construct a coherent narrative account of Æthelred’s life. The nature of the
series probably helped here, as in writing what is meant to be an introduction
to the monarch Abels was not expected to go into the sort of detail that simply
doesn’t exists for us about the period. In this respect Abels’s book embodies
an ideal combination of information and length for his subject.
In it Abels offers a sympathetic though not uncritical
account of Æthelred’s reign that hews closely to the available sources. This
balance is evident early in the book with his examination of Edward’s murder
and the degree to which Æthelred was responsible for it. Here Abels makes some
perceptive points (such as the lack of any punishment for Edward’s assassins)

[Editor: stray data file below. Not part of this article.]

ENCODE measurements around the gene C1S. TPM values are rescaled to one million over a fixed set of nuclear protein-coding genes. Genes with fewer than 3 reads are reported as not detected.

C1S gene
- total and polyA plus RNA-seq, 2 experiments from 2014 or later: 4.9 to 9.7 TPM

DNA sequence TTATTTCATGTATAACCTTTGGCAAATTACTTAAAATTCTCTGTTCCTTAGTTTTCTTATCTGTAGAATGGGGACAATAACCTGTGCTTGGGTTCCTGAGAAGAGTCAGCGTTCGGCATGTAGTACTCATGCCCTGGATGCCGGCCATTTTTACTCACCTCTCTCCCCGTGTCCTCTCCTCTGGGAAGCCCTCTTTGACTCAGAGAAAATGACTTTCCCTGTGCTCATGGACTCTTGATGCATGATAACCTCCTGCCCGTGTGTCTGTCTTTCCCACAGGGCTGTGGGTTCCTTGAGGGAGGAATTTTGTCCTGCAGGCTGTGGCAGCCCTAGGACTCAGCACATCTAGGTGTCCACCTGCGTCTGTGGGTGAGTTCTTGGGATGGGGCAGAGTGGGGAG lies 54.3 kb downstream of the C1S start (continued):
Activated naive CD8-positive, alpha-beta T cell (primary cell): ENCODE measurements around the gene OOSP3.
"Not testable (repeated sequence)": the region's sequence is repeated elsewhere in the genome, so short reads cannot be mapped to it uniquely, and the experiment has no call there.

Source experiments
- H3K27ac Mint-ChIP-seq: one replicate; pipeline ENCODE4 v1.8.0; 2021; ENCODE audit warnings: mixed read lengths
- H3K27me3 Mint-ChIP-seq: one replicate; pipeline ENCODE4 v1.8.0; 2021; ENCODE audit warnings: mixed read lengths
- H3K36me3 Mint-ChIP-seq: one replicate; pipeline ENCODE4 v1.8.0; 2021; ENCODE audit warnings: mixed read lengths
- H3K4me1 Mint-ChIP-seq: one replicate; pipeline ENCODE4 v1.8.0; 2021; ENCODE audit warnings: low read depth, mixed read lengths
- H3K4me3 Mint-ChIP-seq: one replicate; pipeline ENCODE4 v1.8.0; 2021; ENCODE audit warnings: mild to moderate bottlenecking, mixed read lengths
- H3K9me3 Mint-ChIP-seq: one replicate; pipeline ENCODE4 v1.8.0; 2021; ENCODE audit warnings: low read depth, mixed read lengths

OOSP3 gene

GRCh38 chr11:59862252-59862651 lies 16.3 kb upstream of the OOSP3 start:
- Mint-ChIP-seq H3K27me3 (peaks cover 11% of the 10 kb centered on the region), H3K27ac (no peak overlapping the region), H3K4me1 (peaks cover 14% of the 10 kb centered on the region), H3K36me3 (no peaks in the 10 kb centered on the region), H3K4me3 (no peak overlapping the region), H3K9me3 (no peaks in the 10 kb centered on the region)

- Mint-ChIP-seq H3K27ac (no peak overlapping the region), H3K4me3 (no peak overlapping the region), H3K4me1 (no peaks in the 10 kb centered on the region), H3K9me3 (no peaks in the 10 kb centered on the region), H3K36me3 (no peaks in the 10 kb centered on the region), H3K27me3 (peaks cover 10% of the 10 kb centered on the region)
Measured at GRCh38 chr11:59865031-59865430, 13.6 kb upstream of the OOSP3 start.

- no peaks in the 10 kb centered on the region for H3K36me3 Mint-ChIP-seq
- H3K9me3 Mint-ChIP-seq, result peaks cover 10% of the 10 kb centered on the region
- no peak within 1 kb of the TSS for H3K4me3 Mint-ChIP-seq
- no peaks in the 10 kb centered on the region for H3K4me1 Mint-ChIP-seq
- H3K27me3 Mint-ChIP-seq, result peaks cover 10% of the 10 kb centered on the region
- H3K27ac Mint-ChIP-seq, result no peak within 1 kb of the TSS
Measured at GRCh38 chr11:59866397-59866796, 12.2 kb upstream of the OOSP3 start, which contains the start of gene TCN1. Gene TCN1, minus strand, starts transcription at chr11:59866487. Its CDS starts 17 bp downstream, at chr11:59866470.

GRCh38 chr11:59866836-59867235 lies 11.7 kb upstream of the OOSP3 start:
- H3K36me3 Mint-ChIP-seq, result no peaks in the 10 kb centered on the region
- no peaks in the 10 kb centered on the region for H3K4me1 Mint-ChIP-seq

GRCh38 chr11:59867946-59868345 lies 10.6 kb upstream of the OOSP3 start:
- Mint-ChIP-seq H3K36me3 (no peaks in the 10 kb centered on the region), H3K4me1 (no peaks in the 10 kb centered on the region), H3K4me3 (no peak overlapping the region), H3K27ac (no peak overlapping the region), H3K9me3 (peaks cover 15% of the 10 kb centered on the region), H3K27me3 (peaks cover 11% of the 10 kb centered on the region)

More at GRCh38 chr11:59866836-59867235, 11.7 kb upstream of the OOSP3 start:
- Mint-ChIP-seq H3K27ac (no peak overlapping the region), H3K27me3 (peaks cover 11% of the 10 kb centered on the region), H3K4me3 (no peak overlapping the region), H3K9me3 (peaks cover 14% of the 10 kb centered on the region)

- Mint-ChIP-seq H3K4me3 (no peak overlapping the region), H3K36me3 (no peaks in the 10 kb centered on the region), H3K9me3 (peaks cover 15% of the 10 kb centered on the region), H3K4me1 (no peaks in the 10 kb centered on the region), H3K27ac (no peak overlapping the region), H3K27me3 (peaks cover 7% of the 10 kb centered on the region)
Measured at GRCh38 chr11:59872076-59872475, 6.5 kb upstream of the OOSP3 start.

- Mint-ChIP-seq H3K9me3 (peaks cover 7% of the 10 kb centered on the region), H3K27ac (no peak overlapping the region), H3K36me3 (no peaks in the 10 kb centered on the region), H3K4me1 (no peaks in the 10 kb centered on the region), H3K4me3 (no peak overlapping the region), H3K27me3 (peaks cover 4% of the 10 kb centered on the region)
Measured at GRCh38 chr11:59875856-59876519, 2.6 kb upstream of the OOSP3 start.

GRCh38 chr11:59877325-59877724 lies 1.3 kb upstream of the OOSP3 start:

while leaving it to his readers to draw their own conclusions. As Abels notes, regardless
of his responsibility for it, Edward’s murder and posthumous martyrdom cast a
shadow of ill-omen over Æthelred’s reign, one that was enhanced by the
resurgence of Viking raids a few years later. Abels’s description of Æthelred’s
response to these attacks is similarly even-handed. As he points out,
purchasing piece was in fact a common response to Viking incursions, yet he
faults Æthelred for not using the lull such payments provided to better prepare
for their inevitable recurrence. Abels also sees in Æthelred’s repeated
delegation of military commands to his ealdormen a failure to assume a role
that was widely expected of him, which likely didn’t help his standing among
his men. Nevertheless, Abels credits Æthelred with ruling over a prosperous
kingdom and with attempting to respond to the resurgent external threats England
faced, even if that response proved far from successful.
By the end of Abels’s book I felt that I had something